• Damian Linley

Fire Safety (England) Regulations - Floor plans and building plan (regulation 6)

The Fire Safety (England) Regulations 2022 will make it a legal requirement from 23rd January 2023 for responsible persons of high-rise residential buildings in England to draw up and share electronically up-to-date floor plans identifying the location of key fire-fighting equipment with their local fire and rescue services.

The Grenfell Tower Inquiry Phase 1 report found that on the night of the fire no plans of the internal layout of the building were available to the London Fire Brigade and the Inquiry felt that in other circumstances ‘lack of floor plans might easily have had far more serious consequences’. The Inquiry recommended that the owner and manager of every high-rise residential building (Recommendation 33.12(a)) be required by law to provide the fire and rescue service with up-to-date plans of every floor of the building identifying the location of key fire safety systems.

The floor plans and the additional single page building plan, which clearly indicates the location of key fire-fighting facilities such as dry risers, are to assist the local fire and rescue services in planning for and operational response to a fire.

The regulation will fulfil the inquiry’s recommendation on building plans and go beyond it with the additional single page building plan.


Preparation of Floor Plans

Floor plans need to be prepared like this:

A plan needs to be provided for each floor, but where multiple floors are identical then only one plan needs to be produced. The plans must show clearly the level which they represent, so if it covers more than one identical level then the range of levels needs to be shown (e.g., ‘Levels 1-6’).

The responsible person will also be required to provide their local fire and rescue services with an additional single page building plan which should include the location of all key fire-fighting equipment. The plans should be simple, to assist quick and critical decisions taken by operational fire-fighters during an incident.


Single page building plans

As the first example shows, a simple plan of the ground floor which also shows the environs of the building, detailing building access and egress, assembly points and rising fire mains gives a good single page overview of the building and its fire-fighting equipment.

An additional way to display this information is on a Premises Information Plate, a permanent fixture on the outside of the building close to the entrance or arrival point of the fire and rescue service. This gives the first responders to an incident the clear information required on arrival, prior to entering the building.


Level of detail required

The regulations require that the plans provided to the Fire and Rescue Service should be a reasonably accurate reflection of each floor of the building.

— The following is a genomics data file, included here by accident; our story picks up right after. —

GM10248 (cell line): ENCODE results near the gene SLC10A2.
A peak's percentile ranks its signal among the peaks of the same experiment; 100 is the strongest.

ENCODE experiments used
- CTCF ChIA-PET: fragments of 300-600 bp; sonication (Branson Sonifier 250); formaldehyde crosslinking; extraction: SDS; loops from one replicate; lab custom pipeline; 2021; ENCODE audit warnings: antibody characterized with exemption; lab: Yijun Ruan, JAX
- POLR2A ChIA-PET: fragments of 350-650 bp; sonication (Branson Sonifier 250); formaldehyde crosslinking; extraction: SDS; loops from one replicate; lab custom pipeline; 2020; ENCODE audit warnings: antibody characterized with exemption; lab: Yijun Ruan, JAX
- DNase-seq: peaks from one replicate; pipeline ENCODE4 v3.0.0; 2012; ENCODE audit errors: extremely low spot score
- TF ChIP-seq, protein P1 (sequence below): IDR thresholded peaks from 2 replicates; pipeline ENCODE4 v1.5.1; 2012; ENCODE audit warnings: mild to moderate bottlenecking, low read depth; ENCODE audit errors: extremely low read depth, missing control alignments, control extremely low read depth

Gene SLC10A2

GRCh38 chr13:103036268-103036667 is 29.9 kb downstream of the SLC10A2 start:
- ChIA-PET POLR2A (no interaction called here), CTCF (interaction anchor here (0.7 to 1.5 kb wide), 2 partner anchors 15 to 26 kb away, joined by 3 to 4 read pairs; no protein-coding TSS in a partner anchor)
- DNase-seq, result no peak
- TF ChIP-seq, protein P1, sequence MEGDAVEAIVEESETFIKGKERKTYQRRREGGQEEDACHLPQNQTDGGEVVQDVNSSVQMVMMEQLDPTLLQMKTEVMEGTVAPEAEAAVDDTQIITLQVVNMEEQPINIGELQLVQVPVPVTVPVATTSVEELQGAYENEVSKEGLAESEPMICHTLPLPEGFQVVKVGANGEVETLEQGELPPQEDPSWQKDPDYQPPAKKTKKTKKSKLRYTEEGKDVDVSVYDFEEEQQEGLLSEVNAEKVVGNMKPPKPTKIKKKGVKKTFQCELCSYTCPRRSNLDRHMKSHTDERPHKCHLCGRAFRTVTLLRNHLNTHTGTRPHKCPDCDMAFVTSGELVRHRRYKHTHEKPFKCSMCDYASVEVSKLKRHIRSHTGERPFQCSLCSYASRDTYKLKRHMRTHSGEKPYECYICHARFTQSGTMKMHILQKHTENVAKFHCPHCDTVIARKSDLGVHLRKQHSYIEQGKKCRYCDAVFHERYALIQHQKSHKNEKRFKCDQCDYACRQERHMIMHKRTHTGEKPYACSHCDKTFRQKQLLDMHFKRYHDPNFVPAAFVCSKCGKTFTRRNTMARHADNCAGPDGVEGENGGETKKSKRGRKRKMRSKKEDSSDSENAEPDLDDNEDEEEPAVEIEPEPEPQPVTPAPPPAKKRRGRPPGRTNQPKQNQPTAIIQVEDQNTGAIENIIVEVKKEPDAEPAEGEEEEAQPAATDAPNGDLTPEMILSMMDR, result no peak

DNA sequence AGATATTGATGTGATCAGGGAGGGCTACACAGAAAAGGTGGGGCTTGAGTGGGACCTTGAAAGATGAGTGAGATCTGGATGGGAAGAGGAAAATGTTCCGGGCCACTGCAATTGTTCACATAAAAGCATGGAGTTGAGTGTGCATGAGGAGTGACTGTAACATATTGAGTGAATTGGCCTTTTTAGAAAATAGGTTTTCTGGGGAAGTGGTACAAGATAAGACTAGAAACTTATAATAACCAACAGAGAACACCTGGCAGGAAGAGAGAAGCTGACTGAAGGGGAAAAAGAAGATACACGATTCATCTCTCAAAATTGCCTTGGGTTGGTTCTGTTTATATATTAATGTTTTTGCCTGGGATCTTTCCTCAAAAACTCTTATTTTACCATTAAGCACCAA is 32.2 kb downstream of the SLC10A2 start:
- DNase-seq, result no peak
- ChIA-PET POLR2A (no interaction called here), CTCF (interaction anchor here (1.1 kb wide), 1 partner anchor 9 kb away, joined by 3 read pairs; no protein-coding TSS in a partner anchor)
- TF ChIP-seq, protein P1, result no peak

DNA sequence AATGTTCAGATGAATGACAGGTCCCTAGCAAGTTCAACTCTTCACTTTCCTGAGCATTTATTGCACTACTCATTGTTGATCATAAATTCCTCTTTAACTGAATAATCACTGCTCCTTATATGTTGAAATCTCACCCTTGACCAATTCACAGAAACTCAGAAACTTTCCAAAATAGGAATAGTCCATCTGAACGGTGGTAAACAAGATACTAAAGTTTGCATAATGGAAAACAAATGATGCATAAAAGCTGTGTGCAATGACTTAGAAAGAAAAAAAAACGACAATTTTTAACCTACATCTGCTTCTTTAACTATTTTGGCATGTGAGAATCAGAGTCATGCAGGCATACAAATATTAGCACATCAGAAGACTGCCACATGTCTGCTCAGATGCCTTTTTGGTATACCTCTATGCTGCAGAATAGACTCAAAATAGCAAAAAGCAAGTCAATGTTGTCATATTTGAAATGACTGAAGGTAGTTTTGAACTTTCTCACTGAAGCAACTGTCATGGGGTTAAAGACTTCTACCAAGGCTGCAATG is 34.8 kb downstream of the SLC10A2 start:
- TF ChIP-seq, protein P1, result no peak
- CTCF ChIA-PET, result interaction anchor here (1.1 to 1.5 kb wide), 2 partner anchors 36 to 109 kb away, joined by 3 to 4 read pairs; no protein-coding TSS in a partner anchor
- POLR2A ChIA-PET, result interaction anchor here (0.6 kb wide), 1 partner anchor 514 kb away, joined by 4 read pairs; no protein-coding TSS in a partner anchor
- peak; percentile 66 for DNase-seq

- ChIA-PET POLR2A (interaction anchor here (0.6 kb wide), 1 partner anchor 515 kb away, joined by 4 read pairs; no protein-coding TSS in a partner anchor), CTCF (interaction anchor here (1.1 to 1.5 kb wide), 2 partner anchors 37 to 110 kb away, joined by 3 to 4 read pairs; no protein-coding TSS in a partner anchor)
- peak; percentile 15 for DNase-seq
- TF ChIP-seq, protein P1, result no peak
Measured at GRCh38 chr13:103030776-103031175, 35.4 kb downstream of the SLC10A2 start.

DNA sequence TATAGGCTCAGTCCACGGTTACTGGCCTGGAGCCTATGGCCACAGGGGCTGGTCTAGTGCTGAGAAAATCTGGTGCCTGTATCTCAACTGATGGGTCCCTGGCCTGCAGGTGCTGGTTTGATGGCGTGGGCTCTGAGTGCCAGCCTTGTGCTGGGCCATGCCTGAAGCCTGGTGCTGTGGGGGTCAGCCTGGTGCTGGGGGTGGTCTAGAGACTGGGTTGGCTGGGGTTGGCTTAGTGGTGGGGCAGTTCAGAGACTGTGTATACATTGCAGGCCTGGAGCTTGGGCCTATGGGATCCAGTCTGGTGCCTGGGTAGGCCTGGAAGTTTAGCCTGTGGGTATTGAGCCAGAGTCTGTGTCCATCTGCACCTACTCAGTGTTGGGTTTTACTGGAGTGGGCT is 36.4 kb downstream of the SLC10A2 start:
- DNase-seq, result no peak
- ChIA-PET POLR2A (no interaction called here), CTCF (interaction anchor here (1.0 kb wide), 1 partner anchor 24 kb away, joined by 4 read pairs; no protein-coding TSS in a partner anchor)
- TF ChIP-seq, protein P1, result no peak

Scaled plans available electronically from professional plan drawing software are obviously ideal, but not essential as a starting point. Where these plans do not exist, obtaining any plans relating to the building (fire safety or not) would be a good start, which can then be checked on site for accuracy. The requirement is ‘reasonably accurate’, while this doesn’t mean to an exact scale, they should be proportionate and an accurate representation of the layout of the building showing access points, common circulation areas, stairs, lifts and accommodation division as a minimum.

Once any old plans have been checked, or buildings sketched with the above information, QDOS can use these to create the finished electronic files ready for printing the plans, manufacturing the vandal resistant premises information plates and sharing with the fire and rescue service.

All these plans should then be reviewed regularly and updated if the layout of the building or the equipment identified on them changes.


Preparation of electronic files

There are many options for software that can be used to prepare the finished building plans to satisfy this regulation. The main issue is the sharing of these electronic files, which can be achieved by exporting or saving the finished drawings as PDF, a common file type which can be opened on most devices.

However, adequate computer aided design software should be used. The electronic files should be editable and ‘PDF markup’ software or apps may be accurate for the first drawings, but any building changes required in the future would require a full updated floor plan to be sourced to import into one of these programs. Professional CAD software would be able to cope with changes quickly and efficiently by editing the original files.


Storage of hard copies

Hard copies of these plans should be kept in the secure information box on the premises. This is to provide fire-fighters with readily accessible information about the building. The hard copies can supplement the electronic copies of plans sent by responsible persons to the local fire and rescue services.

There is no requirement or intent for responsible persons to send a hard copy to their local fire and rescue service.

For help and support completing your plans contact QDOS on 03333 441516 or visit www.qdos.biz/premises-information for more information.

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